Odynophagia, dysphagia, retrosternal chest pain [4]

Hepatitis

Fever, abdominal pain, leucopenia, nausea/vomiting, with or without cutaneous lesions [5]

Pneumonitis

Dyspnea, cough, fever [6]

Central/Peripheral Nervous System

Meningitis

Fever, headache, nausea/vomiting, photophobia, stiff neck

Encephalitis

Fever, headache, impaired consciousness, seizures, other focal neurologic deficits

Radiculopathy (myelitis)

Autonomic dysfunction [7], radiculopathy, possibly transverse melts [8]

Ocular

Keratoconjunctivitis

Pain, decreased vision, characteristic dendritic corneal lesions

Chorioretinitis

Decreased vision, acute retinal necrosis with blindness

Immunologic

Erythema multiforme

Distinctive eruption on affected skin with characteristic histology (T-cell infiltration)

HSV Herpes simplex virus

Tonsillar abscess formation due to HSV has also been reported in a patient with a history of chronic myelogenous leukemia who underwent HSCT [9]. In patients with chronic lymphocytic leukemia, a syndrome of generalized lymphadenopathy has been attributed to HSV alone [10] and with coinfection of HSV-1, HSV-2, and EBV [11]. Localized lymphadenopathy due to HSV may be seen in individuals with oral or genital infections that may be asymptomatic in the severely compromised host. Necrotizing spinal myelopathy has been reported in a patient with T-cell leukemia, confirmed with immunohistochemical staining [12]. These presentations are uncommon.

2.2.2 Diagnosis

The diagnosis of HSV can often be made clinically for limited oral, peri-oral, or genital infections with characteristic vesicles or ulcerations. The use of the classic Tzanck smear looking for viral cytopathic effect can be useful although the study is limited by lack of specificity and the need for expert interpretation. Molecular techniques and immunostaining provide increased speed, sensitivity, and specificity and are gaining wider use (Table 2-3).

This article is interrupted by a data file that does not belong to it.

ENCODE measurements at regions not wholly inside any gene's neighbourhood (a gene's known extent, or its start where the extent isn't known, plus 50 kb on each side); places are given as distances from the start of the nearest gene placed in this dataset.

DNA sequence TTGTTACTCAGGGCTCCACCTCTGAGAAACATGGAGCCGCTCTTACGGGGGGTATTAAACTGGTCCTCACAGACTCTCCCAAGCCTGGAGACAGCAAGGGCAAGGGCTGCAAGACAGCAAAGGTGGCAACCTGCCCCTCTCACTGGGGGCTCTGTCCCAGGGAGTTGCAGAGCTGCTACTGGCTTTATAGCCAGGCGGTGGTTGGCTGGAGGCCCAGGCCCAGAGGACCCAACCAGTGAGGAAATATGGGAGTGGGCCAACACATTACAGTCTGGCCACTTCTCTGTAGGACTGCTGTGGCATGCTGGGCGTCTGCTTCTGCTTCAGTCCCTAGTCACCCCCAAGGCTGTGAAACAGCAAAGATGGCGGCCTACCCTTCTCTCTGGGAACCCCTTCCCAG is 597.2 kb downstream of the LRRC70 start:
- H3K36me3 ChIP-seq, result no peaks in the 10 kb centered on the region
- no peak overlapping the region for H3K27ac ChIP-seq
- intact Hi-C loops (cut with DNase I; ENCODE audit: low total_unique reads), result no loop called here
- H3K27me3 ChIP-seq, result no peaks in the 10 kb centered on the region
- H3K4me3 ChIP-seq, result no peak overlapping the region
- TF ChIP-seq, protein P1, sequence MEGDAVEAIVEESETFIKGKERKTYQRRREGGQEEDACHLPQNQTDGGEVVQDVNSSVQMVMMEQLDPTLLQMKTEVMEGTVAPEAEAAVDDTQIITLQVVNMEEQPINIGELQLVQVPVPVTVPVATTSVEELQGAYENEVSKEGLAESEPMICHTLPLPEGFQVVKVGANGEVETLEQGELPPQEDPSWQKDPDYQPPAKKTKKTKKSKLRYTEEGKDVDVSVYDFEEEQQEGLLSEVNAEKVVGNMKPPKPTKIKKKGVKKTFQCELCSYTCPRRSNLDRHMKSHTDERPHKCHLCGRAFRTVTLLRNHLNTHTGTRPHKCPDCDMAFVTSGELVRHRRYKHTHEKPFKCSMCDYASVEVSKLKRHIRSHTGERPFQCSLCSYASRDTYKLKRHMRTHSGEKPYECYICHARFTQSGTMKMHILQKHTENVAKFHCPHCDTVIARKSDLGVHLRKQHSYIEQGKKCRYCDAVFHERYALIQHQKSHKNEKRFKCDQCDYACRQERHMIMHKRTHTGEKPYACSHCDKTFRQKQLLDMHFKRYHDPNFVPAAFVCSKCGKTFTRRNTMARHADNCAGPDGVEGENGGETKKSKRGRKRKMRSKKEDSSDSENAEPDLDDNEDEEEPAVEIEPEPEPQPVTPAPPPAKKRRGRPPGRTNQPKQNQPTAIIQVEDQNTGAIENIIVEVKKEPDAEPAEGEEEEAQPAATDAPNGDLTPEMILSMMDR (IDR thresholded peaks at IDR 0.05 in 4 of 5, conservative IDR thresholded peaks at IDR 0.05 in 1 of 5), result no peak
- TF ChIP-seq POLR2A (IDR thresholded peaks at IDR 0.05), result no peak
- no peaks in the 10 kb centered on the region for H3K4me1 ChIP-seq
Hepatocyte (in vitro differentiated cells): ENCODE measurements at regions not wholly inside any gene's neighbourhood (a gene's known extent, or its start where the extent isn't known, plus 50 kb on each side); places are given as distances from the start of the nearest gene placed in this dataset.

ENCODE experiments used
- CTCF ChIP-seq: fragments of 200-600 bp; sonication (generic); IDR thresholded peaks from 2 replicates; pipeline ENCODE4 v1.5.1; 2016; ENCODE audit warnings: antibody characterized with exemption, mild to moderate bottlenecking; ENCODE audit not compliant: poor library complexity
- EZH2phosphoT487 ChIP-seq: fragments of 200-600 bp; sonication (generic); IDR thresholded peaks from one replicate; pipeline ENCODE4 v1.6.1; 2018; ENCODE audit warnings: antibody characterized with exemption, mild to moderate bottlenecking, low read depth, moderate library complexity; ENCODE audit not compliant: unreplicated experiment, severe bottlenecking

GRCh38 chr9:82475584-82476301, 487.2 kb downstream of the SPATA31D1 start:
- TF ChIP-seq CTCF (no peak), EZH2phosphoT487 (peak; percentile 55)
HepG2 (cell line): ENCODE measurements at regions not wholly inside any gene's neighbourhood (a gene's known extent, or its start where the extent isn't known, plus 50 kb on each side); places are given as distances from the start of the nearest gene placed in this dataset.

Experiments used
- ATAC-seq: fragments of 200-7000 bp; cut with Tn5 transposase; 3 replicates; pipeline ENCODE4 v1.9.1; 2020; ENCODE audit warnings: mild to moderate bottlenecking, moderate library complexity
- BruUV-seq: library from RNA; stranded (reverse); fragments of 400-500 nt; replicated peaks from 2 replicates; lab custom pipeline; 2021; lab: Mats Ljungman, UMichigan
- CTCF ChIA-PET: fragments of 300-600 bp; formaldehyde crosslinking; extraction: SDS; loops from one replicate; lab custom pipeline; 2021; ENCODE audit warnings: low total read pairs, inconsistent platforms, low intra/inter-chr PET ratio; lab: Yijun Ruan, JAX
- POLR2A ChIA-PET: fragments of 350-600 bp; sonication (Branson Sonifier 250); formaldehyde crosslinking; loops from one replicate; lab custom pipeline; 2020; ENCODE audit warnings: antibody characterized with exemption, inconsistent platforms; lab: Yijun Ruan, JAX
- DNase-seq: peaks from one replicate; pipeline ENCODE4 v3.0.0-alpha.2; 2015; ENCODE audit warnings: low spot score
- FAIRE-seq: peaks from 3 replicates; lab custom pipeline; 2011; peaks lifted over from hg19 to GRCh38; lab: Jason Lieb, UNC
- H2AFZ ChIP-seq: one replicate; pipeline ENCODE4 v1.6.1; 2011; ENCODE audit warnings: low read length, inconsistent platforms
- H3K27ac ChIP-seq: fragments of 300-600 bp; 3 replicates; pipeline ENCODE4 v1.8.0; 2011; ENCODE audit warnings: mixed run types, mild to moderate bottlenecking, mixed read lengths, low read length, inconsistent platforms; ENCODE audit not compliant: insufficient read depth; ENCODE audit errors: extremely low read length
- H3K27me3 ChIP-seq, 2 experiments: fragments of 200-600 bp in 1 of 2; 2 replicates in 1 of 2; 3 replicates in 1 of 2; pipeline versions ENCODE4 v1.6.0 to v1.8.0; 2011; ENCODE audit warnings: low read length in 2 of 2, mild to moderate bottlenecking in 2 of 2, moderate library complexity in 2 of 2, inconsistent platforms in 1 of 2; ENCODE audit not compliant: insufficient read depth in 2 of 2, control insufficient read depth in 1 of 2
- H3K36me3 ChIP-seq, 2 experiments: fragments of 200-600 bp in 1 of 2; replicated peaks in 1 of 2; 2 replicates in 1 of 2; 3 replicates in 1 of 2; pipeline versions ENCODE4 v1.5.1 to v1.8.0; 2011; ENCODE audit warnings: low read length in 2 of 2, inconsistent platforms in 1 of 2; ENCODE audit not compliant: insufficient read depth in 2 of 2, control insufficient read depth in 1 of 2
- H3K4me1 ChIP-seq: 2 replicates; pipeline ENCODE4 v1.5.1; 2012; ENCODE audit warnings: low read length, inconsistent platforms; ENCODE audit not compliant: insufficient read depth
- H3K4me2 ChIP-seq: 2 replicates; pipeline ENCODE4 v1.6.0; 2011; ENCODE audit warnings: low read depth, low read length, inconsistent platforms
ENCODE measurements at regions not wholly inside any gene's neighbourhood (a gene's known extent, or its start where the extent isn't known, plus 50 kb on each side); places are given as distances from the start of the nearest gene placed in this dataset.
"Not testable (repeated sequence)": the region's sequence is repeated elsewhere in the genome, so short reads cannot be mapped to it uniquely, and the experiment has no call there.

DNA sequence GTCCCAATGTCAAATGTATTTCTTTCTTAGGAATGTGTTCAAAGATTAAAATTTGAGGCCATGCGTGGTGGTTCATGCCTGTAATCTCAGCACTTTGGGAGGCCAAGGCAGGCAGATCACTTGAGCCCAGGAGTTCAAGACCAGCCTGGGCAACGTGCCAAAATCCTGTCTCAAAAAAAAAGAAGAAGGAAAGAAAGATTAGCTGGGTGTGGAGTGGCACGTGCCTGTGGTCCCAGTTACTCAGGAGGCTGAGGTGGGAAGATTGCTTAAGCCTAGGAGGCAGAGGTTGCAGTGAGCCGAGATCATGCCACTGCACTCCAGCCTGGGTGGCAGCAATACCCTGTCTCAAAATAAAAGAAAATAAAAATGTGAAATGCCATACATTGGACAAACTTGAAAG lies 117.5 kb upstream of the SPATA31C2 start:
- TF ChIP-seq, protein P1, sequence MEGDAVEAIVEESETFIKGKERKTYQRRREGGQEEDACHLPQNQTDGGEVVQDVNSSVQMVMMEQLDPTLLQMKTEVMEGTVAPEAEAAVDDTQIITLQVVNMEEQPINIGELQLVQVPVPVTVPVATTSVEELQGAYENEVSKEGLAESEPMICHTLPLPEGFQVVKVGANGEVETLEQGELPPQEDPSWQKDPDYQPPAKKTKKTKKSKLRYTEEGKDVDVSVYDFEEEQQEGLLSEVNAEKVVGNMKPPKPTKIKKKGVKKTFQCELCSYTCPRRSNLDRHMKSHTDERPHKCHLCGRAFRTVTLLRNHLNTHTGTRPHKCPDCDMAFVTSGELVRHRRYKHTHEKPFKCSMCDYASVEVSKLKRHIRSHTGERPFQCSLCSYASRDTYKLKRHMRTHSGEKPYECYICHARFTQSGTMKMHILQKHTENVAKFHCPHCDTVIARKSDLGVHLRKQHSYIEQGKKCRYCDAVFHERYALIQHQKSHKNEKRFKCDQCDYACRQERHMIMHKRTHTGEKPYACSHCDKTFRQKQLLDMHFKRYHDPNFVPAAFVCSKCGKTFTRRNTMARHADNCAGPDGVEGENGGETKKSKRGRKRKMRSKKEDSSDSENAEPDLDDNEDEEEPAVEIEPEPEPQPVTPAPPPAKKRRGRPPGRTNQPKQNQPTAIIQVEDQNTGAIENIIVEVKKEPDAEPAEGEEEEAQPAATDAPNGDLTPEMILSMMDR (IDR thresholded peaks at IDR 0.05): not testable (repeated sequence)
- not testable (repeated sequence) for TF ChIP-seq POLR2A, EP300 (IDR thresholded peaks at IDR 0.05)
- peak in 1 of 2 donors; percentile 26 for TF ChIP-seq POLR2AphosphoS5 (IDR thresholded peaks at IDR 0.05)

Table 2-3.

HSV-1 and -2 Diagnostics.

Diagnostic test

Description

Comments

Serology

Evaluation of the serum for presence of HSV-1 and HSV-2-specific IgG and IgM antibodies

Can be negative in acute infection or in patients with hypogammaglobulinemia; indicates only past infection

Culture

Swabs taken from the lesions or biopsies from tissue samples grow HSV in cell culture media; results in 24–48 h depending on viral titer

Dependent on proper processing of specimen (viral culture media and transport and storage at 4°C); sensitivity decreases if lesions are over 48 h old; may give false positive results from respiratory specimens

PCR

Molecular gene amplification specific for HSV; commonly used on CSF, tissue lesions or vitreous fluid

Assay not standardized, but high sensitivity and specificity

Routine pathological examination

Histopathology of biopsies with routine H&E staining or from Tzanck smears reveal giant multinucleated cells, cytopathic effect or intranuclear inclusions

Cellular changes from tissue can be seen with other herpesviruses (VZV, CMV, etc.); dependent on quality of sample and local expertise

Fluorescent or immunohistochemical staining

Slides of cells prepared from scrapings of lesions or tissue biopsies; HSV-specific monoclonal antibodies with indirect fluorescence or direct immunostaining

Proper cell handling technique required

HSV Herpes simplex virus; PCR Polymerase chain reaction; CSF Cerebrospinal fluid; H&E Hematoxylin and eosin; VZV Varicella-zoster virus; CMV Cytomegalovirus